RE: QASpin @ 3
    I am sorry you have to go through that. Never again will I own a home that old unless I am a millionaire going into it or I don’t care about money anymore. Even if you are a construction expert, the materials are very costly. I replaced all my plumbing with copper and rewired my knob and tube with romex in about 2006 when copper was insanely high. I did all the work myself on both and still costed me thousands for those things. Luckily I used the money I refinanced to do the improvements and short sold it, so I walked away with nothing. It was a free learning experience I guess. The biggest lesson I learned was not to buy old houses in bad areas.

    I hate to break the bad news to you, but there is a lot more that can go wrong in old houses. At some point you will need to replace the entire sewer line, which will be costly and time consuming. Just replace all the incoming water pipes starting at the street and all the outgoing water until the sewer connects to the city main. Replace all the wiring and lift your outlets to the proper height and put everything in old work boxes. Do electrical and plumbing before you do insulation, paint, flooring or you are gonna regret it. The order you do things is the most important. I have said the order on here before and everyone just told me to pop off, but I will say it again because it will cost you way more if you don’t stick to it.

    Windows/doors, Electrical/plumbing, drywall/paint, flooring. Exterior can be worked on whenever. I would save it for last because it is expensive and it is better if your house is ugly than if you had to go without electrical or plumbing. If you are a real stickler for the order of your remodel, you will be successful. You could do the order per room, but that would be confusing and your remodel would take longer.

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  13. Mike

    A bathroom ended up going first – because it was also the laundry room. Somehow the previous owner put the cabinets in too low to lift the lid on the washing machine, so it had to be pulled out from the wall to use it. With half the room ripped up, it make sense to do the other half at the same time.

    Other than that, the first major project was the yard – removing the old deck, patios, walkways and fences and putting in new drainage.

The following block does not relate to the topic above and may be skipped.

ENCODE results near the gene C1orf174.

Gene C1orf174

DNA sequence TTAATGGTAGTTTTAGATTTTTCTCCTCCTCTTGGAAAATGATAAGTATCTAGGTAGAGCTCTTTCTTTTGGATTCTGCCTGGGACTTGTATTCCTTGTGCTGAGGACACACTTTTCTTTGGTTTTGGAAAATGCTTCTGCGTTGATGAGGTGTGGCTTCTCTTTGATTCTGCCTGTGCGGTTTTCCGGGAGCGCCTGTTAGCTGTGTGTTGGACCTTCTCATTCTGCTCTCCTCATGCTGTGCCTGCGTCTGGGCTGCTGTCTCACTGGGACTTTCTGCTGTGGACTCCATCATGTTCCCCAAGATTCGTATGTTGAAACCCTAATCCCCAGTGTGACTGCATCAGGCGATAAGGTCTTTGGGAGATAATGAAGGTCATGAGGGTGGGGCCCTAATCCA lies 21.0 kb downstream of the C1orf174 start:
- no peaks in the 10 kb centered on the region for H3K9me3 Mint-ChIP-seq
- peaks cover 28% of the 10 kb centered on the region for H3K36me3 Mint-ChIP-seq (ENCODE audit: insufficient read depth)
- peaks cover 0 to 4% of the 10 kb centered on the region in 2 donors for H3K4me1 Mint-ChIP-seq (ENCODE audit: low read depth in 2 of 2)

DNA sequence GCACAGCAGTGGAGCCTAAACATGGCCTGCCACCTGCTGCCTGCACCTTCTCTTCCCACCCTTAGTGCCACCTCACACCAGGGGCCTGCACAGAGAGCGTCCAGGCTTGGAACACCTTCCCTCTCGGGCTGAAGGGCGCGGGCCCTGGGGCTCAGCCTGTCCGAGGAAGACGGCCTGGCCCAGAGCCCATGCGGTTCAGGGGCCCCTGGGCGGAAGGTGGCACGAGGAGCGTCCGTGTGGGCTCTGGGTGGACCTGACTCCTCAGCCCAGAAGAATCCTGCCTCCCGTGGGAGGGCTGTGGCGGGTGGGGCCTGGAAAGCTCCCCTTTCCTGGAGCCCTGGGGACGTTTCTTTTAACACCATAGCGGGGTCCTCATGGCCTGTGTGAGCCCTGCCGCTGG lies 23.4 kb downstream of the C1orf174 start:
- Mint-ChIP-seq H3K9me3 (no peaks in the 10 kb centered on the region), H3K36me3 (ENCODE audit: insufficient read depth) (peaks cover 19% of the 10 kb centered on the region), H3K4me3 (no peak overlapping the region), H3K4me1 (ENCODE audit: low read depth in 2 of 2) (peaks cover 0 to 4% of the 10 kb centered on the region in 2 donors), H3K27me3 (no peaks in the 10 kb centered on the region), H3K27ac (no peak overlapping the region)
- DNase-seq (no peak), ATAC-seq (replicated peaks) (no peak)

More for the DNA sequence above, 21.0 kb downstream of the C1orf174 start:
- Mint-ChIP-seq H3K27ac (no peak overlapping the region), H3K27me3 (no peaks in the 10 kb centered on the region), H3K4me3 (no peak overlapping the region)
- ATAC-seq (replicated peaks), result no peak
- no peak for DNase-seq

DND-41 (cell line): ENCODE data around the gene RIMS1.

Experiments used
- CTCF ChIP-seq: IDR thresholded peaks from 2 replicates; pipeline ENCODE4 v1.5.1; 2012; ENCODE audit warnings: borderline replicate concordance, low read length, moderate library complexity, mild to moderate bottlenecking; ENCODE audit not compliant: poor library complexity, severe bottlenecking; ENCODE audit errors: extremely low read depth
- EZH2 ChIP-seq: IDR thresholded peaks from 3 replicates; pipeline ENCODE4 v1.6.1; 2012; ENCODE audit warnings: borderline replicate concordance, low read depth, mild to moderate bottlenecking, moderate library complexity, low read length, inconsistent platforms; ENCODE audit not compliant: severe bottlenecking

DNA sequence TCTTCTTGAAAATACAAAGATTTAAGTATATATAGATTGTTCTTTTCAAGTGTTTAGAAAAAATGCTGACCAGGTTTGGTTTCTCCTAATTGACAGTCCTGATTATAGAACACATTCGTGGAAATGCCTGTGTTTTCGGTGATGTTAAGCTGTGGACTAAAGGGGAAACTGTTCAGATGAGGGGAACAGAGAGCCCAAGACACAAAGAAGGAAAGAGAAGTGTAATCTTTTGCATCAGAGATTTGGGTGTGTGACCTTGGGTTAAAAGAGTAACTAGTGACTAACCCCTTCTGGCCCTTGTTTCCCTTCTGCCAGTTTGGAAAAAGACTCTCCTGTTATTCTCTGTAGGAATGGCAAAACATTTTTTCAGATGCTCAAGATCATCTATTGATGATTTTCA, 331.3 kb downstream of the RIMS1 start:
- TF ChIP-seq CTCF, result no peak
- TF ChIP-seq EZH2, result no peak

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  14. ray pepper

    had to change the toilets…wife didn’t like the thought of strange asses on her toilet. no….changing the toilet seats was not enough….I tried that…..had to get the ENTIRE toilets in a box at Costco. Shes been happy ever since and rarely a bad bowel movement

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  15. Ira Sacharoff

    RE: Erik @ 10
    I’m no shark. Teddy bear, maybe.

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  16. softwarengineer

    RE: Erik @ 8

    Yin and Yang

    You move the cupboards up too high, now you need a step stool to use the cupboards, even if you’re 6’+ tall. Shower heads built for midgets makes those hand held shower heads a necessary item too. The old bathroom sink/cabinets were built for 4′ humans too decades ago…and only one bathroom standard, yikes….

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  17. Kary L. Krismer

    RE: softwarengineer @ 16 – It’s okay. The federal government now has that covered.

    http://portal.hud.gov/hudportal/HUD?src=/press/press_releases_media_advisories/2014/HUDNo_14-068

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  18. redmondjp

    RE: softwarengineer @ 16

    Simple solution: shower head height extender – I have installed one and it works great:

    http://www.amazon.com/Shower-Arm-S-Style-Chrome/dp/B000MNJJ66

    While I’m at it, I’ll strongly recommend a curved shower curtain rod as well. It doesn’t seem like it would make that much difference, but perception is everything.

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  19. David B.

    Last place I owned every room except the living room / dining area had been vandalized with tacky remodeling, so every room except that one got de-modeled to something more like what it would have been when it was built in 1908. But the bathroom was far the worst and had the most work done on it, so I said bathroom.

    And it was worth it. Most folks commented on how lucky I was to find a place that hadn’t been modernized to death and was still in original period condition, which I took as the ultimate compliment for the work I had done.

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  20. ChristianW

    In this most recent place the plan was to do just the bathroom/laundry/doors/floors/millwork/paint/electrical/plumbing/lighting, then I figured that it made sence to just add in the full kitchen at the same time rather than living in an “almost renovated” home and starting another project later. It was a miserable 5 weeks, but in my opinion that’s better than letting things drag on like most people do with Reno projects.